CHARLOTTE, N.C. -- As airlines move to consolidate the sector, the industry's 800-pound gorilla seems to be sitting silently on the sidelines.
Whether it participates or not,
will be heavily impacted by the outcome of the current round of merger discussions. American, a unit of
, is for now the biggest airline in the world, almost 20% larger than its nearest competitor.
But if the deals being contemplated get completed, American risks slipping to third.
In the near future, No. 3
and No. 5
could link up, as could second-largest airline
, owned by
, and fourth-place
Is that the way American wants it? Hardly anybody knows, because for the past several years, the carrier has resolutely declined to specifically discuss its potential role in industry consolidation.
For instance, CFO Tom Horton gave absolutely nothing away when he commented on mergers during a January earnings call. The views American has expressed publicly over the last several years can be summarized in a single Horton sentence: "We do think there's something to this, but there are a lot of challenges to consolidation in the industry."
Some experts, including Avondale Partners analyst Bob McAdoo, believe that American is likely to become involved. He has said American could bid for Northwest or, if that fails, seek to acquire
in order to block United from gaining the dominating Northeast presence it has always lacked.
However, were American to seek to pre-empt a Delta and Northwest merger, it might face problems because of the difficulty inherent in topping an all-stock deal and because it is already the largest airline, said a source familiar with the ongoing merger discussions. Additionally, a pact between Delta and Northwest could be sweetened with a cash infusion by the Skyteam global alliance, and it might be hard for American to respond, the source said.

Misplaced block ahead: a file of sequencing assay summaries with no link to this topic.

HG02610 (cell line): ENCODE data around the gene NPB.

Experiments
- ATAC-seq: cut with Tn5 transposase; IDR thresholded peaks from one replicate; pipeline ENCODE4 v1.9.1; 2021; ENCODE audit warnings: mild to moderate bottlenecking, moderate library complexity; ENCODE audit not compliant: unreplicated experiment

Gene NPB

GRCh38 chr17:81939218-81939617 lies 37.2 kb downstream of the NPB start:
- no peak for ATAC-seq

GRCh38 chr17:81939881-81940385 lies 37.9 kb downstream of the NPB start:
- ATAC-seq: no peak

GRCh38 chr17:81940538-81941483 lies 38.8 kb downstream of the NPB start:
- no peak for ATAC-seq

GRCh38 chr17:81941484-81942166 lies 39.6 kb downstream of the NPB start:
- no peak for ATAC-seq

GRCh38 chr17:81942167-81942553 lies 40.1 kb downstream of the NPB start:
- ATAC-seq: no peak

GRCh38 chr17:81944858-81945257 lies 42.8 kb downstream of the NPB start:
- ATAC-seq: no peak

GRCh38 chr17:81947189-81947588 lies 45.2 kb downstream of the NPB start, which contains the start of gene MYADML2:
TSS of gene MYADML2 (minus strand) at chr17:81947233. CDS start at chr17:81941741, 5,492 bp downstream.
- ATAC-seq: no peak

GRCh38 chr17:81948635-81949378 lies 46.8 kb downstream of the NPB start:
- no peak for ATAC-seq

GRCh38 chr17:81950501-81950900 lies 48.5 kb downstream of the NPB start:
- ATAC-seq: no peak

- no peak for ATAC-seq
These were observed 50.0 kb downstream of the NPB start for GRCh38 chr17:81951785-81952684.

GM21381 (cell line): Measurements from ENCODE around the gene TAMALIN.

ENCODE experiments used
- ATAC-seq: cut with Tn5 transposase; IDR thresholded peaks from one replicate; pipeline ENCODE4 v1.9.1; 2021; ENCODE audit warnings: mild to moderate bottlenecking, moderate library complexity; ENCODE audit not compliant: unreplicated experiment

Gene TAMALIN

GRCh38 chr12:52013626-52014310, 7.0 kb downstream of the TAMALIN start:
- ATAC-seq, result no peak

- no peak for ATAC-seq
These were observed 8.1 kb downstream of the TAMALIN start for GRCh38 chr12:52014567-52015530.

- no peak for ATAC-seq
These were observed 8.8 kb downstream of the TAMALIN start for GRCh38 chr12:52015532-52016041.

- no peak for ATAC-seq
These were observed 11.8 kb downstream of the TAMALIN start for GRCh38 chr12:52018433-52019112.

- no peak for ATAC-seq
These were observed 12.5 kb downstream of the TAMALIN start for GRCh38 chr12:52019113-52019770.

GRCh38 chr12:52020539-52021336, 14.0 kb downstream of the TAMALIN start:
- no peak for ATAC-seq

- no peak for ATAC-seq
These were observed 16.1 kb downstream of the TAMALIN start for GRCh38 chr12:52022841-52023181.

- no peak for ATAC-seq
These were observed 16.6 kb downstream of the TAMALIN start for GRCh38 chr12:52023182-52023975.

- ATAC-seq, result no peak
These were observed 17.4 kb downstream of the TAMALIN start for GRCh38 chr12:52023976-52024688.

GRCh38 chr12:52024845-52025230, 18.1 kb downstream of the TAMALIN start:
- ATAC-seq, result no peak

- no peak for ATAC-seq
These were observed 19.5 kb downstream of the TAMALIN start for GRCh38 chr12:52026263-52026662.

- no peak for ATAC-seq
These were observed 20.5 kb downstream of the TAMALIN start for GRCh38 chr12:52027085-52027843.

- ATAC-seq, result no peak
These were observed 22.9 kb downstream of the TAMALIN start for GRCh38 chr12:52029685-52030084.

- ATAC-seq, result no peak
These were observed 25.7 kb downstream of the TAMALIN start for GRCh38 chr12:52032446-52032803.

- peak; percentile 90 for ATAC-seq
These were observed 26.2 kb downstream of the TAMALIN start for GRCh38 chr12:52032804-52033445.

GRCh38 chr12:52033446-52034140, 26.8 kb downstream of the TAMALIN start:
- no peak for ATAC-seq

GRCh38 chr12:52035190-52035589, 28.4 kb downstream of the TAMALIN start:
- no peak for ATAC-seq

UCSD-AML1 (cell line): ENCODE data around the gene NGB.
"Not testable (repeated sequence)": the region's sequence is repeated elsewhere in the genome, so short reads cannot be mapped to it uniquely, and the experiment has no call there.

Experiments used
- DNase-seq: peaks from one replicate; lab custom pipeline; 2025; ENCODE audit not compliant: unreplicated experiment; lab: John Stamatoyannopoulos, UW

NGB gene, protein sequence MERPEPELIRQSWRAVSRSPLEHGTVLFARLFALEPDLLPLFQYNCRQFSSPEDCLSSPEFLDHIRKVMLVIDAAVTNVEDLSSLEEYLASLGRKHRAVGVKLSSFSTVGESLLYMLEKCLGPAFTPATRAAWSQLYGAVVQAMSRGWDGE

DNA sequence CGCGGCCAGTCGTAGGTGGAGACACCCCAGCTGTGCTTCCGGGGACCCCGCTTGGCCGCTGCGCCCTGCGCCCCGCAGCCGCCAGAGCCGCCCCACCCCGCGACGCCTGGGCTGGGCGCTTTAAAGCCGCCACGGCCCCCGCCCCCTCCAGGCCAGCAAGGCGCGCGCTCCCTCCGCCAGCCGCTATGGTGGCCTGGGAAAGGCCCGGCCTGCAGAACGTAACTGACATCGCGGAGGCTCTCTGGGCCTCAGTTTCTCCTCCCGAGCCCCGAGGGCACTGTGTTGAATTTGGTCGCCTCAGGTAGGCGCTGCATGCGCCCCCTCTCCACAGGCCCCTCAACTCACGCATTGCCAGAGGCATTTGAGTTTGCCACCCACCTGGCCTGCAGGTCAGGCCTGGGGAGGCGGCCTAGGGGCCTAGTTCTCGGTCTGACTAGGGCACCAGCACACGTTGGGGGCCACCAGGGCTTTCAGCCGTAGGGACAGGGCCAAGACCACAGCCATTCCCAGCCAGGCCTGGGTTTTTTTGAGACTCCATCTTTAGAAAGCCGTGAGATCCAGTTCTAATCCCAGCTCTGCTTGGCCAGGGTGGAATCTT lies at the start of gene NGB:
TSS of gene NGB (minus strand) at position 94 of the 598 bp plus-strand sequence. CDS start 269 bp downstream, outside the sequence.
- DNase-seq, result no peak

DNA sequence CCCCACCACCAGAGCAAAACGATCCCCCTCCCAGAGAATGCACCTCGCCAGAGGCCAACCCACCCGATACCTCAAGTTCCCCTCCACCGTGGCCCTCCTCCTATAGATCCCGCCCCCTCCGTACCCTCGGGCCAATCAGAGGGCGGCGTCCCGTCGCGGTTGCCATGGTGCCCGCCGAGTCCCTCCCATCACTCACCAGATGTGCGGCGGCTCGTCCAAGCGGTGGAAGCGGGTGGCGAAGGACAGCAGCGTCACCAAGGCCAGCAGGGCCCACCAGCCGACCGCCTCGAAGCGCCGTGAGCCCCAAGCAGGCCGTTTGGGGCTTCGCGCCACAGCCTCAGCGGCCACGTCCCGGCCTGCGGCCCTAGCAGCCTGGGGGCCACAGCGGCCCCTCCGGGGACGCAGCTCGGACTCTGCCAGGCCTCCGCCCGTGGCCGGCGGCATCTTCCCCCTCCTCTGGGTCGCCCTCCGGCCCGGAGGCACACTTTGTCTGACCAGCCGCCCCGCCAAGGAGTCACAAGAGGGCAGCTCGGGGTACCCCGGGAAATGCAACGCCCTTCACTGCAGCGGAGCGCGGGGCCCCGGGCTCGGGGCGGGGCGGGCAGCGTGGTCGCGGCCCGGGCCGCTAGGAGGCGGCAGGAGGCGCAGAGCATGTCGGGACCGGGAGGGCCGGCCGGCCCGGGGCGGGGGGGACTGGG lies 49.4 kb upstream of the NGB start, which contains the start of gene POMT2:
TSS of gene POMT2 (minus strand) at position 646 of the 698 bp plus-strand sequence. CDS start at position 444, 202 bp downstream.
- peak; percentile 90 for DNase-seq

The unfortunate history of American's recent merger efforts may well be a factor in its current analysis. "American has had considerable experience with mergers, and it's hard to say that in recent times they have turned out favorably," says consultant George Hamlin of Airline Capital Associates.
American acquired AirCal in 1987, Reno Air in 1999 and TWA in 2001. All three deals are generally felt to have been failures, producing headaches but no value.
Additionally, while the principal value of Northwest is its strong Asian route network, Hamlin notes that the network is focused on a hub at Tokyo's Narita Airport.
Yet "China is more important in the long run, and you don't need to serve China via Japan, especially with the new aircraft
the Boeing 787 that is becoming available," he says. "Not to say that it would not be a substantial immediate boost, but the dowry that Northwest brings to American is worth less and less as you go forward."